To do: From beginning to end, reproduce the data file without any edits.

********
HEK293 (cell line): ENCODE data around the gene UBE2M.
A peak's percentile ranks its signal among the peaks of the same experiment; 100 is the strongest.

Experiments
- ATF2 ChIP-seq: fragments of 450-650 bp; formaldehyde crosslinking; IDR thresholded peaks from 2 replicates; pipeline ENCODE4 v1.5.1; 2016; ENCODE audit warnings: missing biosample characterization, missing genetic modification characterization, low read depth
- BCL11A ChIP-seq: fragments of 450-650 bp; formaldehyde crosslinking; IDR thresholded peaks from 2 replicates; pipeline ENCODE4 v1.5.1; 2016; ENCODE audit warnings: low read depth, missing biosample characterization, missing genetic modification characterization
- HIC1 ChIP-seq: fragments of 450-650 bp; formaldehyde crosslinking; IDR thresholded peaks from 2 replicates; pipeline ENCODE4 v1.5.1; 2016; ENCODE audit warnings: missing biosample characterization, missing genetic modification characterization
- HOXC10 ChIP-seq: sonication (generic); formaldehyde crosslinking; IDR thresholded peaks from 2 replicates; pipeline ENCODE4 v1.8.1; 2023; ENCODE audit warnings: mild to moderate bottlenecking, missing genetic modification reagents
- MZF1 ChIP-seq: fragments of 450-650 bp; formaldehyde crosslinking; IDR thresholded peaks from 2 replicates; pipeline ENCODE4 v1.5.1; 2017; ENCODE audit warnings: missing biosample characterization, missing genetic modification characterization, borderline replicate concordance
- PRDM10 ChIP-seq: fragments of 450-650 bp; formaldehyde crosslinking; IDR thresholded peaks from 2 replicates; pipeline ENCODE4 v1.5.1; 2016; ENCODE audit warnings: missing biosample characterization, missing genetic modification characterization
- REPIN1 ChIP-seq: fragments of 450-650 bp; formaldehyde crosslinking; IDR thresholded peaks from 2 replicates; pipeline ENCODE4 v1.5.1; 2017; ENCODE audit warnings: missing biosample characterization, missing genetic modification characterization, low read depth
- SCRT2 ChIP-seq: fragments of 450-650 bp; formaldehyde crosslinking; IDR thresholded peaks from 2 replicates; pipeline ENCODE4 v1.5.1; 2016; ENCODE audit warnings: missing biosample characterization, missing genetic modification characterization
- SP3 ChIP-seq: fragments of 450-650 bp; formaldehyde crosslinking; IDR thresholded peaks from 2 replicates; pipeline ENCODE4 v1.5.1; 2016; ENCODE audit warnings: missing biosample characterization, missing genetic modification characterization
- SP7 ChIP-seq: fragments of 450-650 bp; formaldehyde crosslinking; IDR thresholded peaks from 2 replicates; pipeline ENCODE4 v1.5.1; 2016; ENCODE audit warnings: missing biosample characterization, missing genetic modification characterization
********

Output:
HEK293 (cell line): ENCODE data around the gene UBE2M.
A peak's percentile ranks its signal among the peaks of the same experiment; 100 is the strongest.

Experiments
- ATF2 ChIP-seq: fragments of 450-650 bp; formaldehyde crosslinking; IDR thresholded peaks from 2 replicates; pipeline ENCODE4 v1.5.1; 2016; ENCODE audit warnings: missing biosample characterization, missing genetic modification characterization, low read depth
- BCL11A ChIP-seq: fragments of 450-650 bp; formaldehyde crosslinking; IDR thresholded peaks from 2 replicates; pipeline ENCODE4 v1.5.1; 2016; ENCODE audit warnings: low read depth, missing biosample characterization, missing genetic modification characterization
- HIC1 ChIP-seq: fragments of 450-650 bp; formaldehyde crosslinking; IDR thresholded peaks from 2 replicates; pipeline ENCODE4 v1.5.1; 2016; ENCODE audit warnings: missing biosample characterization, missing genetic modification characterization
- HOXC10 ChIP-seq: sonication (generic); formaldehyde crosslinking; IDR thresholded peaks from 2 replicates; pipeline ENCODE4 v1.8.1; 2023; ENCODE audit warnings: mild to moderate bottlenecking, missing genetic modification reagents
- MZF1 ChIP-seq: fragments of 450-650 bp; formaldehyde crosslinking; IDR thresholded peaks from 2 replicates; pipeline ENCODE4 v1.5.1; 2017; ENCODE audit warnings: missing biosample characterization, missing genetic modification characterization, borderline replicate concordance
- PRDM10 ChIP-seq: fragments of 450-650 bp; formaldehyde crosslinking; IDR thresholded peaks from 2 replicates; pipeline ENCODE4 v1.5.1; 2016; ENCODE audit warnings: missing biosample characterization, missing genetic modification characterization
- REPIN1 ChIP-seq: fragments of 450-650 bp; formaldehyde crosslinking; IDR thresholded peaks from 2 replicates; pipeline ENCODE4 v1.5.1; 2017; ENCODE audit warnings: missing biosample characterization, missing genetic modification characterization, low read depth
- SCRT2 ChIP-seq: fragments of 450-650 bp; formaldehyde crosslinking; IDR thresholded peaks from 2 replicates; pipeline ENCODE4 v1.5.1; 2016; ENCODE audit warnings: missing biosample characterization, missing genetic modification characterization
- SP3 ChIP-seq: fragments of 450-650 bp; formaldehyde crosslinking; IDR thresholded peaks from 2 replicates; pipeline ENCODE4 v1.5.1; 2016; ENCODE audit warnings: missing biosample characterization, missing genetic modification characterization
- SP7 ChIP-seq: fragments of 450-650 bp; formaldehyde crosslinking; IDR thresholded peaks from 2 replicates; pipeline ENCODE4 v1.5.1; 2016; ENCODE audit warnings: missing biosample characterization, missing genetic modification characterization